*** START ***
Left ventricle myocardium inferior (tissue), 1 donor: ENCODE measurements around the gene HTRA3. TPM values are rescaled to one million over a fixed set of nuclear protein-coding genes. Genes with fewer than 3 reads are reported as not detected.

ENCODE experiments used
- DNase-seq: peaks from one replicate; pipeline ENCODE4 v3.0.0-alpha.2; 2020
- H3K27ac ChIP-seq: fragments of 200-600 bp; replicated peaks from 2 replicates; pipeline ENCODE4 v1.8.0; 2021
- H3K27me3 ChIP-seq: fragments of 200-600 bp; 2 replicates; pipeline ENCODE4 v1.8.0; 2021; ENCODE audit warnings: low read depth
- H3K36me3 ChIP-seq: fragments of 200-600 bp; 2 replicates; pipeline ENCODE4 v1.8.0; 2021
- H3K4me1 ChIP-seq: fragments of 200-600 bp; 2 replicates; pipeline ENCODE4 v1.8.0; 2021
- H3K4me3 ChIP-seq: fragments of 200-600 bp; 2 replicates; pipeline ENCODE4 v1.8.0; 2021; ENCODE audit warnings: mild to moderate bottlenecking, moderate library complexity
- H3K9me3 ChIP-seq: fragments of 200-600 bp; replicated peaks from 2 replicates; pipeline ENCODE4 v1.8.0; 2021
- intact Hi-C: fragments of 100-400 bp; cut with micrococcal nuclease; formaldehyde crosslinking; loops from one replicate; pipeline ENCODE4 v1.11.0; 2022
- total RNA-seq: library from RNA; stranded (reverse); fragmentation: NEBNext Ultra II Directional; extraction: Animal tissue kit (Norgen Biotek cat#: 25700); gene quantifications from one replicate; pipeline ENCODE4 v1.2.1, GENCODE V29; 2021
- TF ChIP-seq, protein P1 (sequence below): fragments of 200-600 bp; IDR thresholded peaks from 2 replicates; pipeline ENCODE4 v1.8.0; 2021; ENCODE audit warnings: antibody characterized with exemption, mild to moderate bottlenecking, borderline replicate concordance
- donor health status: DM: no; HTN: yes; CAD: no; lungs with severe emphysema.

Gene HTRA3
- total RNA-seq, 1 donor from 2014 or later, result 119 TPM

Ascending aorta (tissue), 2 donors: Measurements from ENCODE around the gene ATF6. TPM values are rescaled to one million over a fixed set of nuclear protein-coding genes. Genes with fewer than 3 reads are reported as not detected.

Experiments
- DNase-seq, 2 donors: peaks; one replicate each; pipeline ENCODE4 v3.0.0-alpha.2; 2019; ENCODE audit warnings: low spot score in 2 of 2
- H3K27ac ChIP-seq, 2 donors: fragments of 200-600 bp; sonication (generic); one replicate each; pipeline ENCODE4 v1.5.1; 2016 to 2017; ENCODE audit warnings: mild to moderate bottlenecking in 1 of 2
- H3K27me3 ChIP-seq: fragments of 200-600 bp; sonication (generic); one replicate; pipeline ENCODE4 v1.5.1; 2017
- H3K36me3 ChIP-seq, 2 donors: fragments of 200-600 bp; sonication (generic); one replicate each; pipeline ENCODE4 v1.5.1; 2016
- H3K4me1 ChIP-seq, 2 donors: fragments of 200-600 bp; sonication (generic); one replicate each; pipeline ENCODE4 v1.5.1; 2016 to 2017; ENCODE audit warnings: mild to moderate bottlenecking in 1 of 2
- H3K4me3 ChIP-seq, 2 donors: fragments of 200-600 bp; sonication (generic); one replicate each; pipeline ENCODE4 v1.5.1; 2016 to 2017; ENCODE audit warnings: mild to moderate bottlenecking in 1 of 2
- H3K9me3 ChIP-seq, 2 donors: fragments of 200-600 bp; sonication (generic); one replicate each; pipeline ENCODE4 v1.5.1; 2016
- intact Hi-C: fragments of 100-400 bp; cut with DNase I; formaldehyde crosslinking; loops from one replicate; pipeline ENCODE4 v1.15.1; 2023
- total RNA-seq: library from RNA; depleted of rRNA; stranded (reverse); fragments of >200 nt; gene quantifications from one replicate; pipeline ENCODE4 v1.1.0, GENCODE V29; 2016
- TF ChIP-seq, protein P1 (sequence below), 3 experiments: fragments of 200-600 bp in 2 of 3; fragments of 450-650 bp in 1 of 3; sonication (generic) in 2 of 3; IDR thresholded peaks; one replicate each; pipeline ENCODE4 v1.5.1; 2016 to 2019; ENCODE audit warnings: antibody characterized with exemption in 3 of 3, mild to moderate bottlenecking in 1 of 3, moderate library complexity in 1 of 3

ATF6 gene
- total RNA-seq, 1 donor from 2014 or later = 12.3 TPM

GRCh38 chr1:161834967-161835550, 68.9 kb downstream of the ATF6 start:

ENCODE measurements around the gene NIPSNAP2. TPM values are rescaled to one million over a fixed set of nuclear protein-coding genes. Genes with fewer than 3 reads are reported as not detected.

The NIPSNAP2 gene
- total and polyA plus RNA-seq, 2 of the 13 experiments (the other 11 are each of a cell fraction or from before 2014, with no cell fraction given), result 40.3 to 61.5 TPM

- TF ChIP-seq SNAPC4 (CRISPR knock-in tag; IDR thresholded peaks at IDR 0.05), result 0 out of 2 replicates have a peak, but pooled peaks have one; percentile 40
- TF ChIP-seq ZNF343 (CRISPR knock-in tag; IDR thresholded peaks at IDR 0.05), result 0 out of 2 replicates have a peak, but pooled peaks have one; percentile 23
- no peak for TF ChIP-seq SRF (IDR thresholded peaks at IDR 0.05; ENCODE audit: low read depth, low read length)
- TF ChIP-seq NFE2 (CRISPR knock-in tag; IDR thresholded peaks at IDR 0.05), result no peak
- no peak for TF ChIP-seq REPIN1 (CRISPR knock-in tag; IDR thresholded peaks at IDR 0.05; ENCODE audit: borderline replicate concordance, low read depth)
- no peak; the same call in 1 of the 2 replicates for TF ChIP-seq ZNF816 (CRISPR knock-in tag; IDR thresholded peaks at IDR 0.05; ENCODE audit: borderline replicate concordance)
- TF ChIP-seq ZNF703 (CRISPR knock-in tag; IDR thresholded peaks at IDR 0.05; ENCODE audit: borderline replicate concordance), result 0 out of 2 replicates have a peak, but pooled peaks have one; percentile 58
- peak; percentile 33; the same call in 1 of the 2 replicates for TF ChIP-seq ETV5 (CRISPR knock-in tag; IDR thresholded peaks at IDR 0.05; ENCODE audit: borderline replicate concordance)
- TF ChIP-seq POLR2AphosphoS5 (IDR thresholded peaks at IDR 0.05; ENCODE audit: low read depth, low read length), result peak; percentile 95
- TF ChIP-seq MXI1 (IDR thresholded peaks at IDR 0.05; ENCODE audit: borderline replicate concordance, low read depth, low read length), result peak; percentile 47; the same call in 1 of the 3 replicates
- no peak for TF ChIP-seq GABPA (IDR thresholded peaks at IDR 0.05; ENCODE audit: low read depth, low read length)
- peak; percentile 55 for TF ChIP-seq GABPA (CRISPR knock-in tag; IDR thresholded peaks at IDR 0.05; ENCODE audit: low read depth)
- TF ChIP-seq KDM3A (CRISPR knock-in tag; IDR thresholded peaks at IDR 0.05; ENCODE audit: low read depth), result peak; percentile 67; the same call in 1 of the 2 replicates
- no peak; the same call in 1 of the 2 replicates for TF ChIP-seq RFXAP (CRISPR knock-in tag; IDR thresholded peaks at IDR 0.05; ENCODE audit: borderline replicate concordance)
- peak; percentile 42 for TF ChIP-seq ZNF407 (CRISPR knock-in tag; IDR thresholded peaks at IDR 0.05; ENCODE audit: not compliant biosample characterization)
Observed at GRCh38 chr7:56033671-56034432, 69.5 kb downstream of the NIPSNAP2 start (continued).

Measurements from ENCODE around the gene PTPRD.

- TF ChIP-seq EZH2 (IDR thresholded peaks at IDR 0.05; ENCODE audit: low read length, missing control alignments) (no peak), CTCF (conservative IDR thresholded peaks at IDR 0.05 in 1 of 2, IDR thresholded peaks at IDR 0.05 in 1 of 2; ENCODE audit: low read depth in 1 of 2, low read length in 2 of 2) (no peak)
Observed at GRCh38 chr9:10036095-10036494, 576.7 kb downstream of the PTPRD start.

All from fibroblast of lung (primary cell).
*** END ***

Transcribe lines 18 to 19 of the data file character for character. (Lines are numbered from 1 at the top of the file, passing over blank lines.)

- DNase-seq, 2 donors: peaks; one replicate each; pipeline ENCODE4 v3.0.0-alpha.2; 2019; ENCODE audit warnings: low spot score in 2 of 2
- H3K27ac ChIP-seq, 2 donors: fragments of 200-600 bp; sonication (generic); one replicate each; pipeline ENCODE4 v1.5.1; 2016 to 2017; ENCODE audit warnings: mild to moderate bottlenecking in 1 of 2